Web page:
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Previous Challenge Entry (Level 3 – Advanced)
Topic: Garden (09/07/06)

TITLE: In Defense of Weeds
By Rebecca Livermore


Hi, Iím Willy Weedpatch. Most people donít consider me to be a garden, but surely they donít know what theyíre talking about. After all, I am a plot of land, filled with growing things. They just happen to be growing things most people try to kill.

Iíve never understood that. Why spend time and money desperately trying to kill such amazing works of Godís creation?

Take, for example, dandelions. What isnít there to love about dandelions? They bear cheerful yellow flowers, their leaves are edible and nutritious, and children and adults alike love blowing their nice big seedy balls of fluff. They are one of my favorites! Every time I see someone blow the seeds, I rejoice, knowing that as the seeds scatter, the dandelion population in my garden will increase. How wonderful!

Burdock is wonderfully useful. Besides its medicinal properties, it also helps to fertilize the soil, thus encouraging the development of all the other weeds.

And have you ever considered the virtues of milkweed? It is useful in absolutely every stage of growth! Regardless of its level of maturity, it can be used medicinally, and in some stages it is useful for food also. Next time you develop athleteís foot, or have a wart to remove, you might want to thank God for His thoughtfulness in creating milkweed.

The best thing about weeds is that they are low maintenance. Weeds donít demand pampering, and they donít threaten to wilt if you donít pay enough attention to them. If you go on vacation, when you return home, you will find that not only did the weeds survive, they flourished! Can you say the same of your carefully chosen, high-priced flowers? Of course not! Weeds are obviously superior; they have a strength that more ďnobleĒ plants can only envy. Iíd rather cultivate nice hearty weeds than, say, pansies, any day.

Of course, I donít want to run the risk of having a lawsuit filed against me, so I do feel compelled to provide one word of warning. There are some dangerous weeds, with documented criminal records. Such weeds should be considered armed and dangerous. For instance, weíve all heard of hemlock, a notoriously shady character. He has a rap sheet thatís longer than a sunflower is tall. No one should allow such a killer to grow rampant in their weed patch. Being the responsible plot of land that I am, I kill hemlock before it has a chance to kill anyone else. I would advise you to do the same.

All in all, in spite of the few dangerous weeds, I encourage you to embrace diversity. Dare to be different! Donít be afraid to speak out on behalf of weeds! After all, can you imagine the transformation that will take place in gardens around the world if we allow weeds and flowers to bud together in harmony?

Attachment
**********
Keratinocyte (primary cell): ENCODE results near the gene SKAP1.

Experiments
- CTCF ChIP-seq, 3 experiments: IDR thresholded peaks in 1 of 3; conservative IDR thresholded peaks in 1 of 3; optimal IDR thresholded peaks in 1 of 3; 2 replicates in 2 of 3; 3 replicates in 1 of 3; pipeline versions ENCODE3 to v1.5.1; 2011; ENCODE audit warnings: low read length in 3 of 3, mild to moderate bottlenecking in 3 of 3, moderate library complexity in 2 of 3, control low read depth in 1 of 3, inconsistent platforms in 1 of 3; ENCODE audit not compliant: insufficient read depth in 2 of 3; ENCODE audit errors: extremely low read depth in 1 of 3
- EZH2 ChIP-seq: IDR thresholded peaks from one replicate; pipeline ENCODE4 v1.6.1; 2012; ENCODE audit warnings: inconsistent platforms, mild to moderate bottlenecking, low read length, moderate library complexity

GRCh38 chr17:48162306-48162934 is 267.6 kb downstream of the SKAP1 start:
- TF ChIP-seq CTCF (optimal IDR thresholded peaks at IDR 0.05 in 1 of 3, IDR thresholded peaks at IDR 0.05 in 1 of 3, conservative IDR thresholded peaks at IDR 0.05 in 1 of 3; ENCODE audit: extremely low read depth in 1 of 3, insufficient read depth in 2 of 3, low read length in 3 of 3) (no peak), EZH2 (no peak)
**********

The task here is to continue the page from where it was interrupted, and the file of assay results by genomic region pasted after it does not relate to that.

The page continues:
Dreaming about combining weeds and flowers is one thing; having the courage to do it is an entirely different matter. I know that transformation isnít easy, but Iím here to help. Feel free to take some of my weeds to use as starter weeds in your garden. Take as many as youíd like, without worry; theyíll soon reproduce, and no one will ever know that my garden had been ravaged.

In exchange for the weeds Iím willing to freely offer, could you do me one small favor? Before you leave, would you mind blowing that nice, full, ball of dandelion seeds? I canít wait to see how many cheerful yellow flowers and nutritious leaves will result from that one humble plant!

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This article has been read 921 times
Member Comments
Member Date
Chrissi Dunn09/14/06
I love your humorous style. It's true that weeds have many useful attributes too!
Donna Haug09/14/06
Who woulda thunk! Weeds are good. I definately agree that they are hardy. In an open field I love the "wild flowers", but I can't say I'd want them in my garden - even as sad looking as my garden is since returning from my holiday!!
Marilyn Schnepp 09/14/06
Loved the creativity of this author - and also the wit. Very fine writing. An enjoyable read.
Dolores Stohler09/15/06
You and my neighbor ought to get together, lol. Seriously though, we allergy sufferers have a bone to pick with you. Dandelions I don't mind, but there are several that make me ill, such as pigweed. That said, this is very funny. Kudos to you!
Joanne Sher 09/15/06
Very clever and fun! Nice job! I really enjoyed this.
Jan Ross09/15/06
I'm sitting here with the biggest smile! This is truly delightful and creative! "For instance, weíve all heard of hemlock, a notoriously shady character. He has a rap sheet thatís longer than a sunflower is tall." I love it! The wit, the creative "take" on the topic ... it all adds up to an excellent piece! Awesome! :)
david grant09/18/06
I always wondered why weeds grow so easy and fancy plants take such work. Now I know a little more. Here's a glass of COLD milkweed to you for such a fun story!

Phyllis Inniss09/19/06
This is simply brilliant. Who would have thought of someone writing in praise of weeds and with such humour. I thought the description of hemlock truly classic.
Jen Davis09/19/06
A very entertaining and well-written piece. I liked the last line. It made me think about the seeds we scatter when we share our faith. Nicely done!
Jan Ackerson 09/19/06
This is awesome, and thank you for not turning it into a sermon. This "weed" understood perfectly, as will everyone who reads this delightful piece of whimsy.
Val Clark09/19/06
Entertaining, well written, story that can be read on more than one level.
Cheryl Harrison09/20/06
What a fun weed! :o)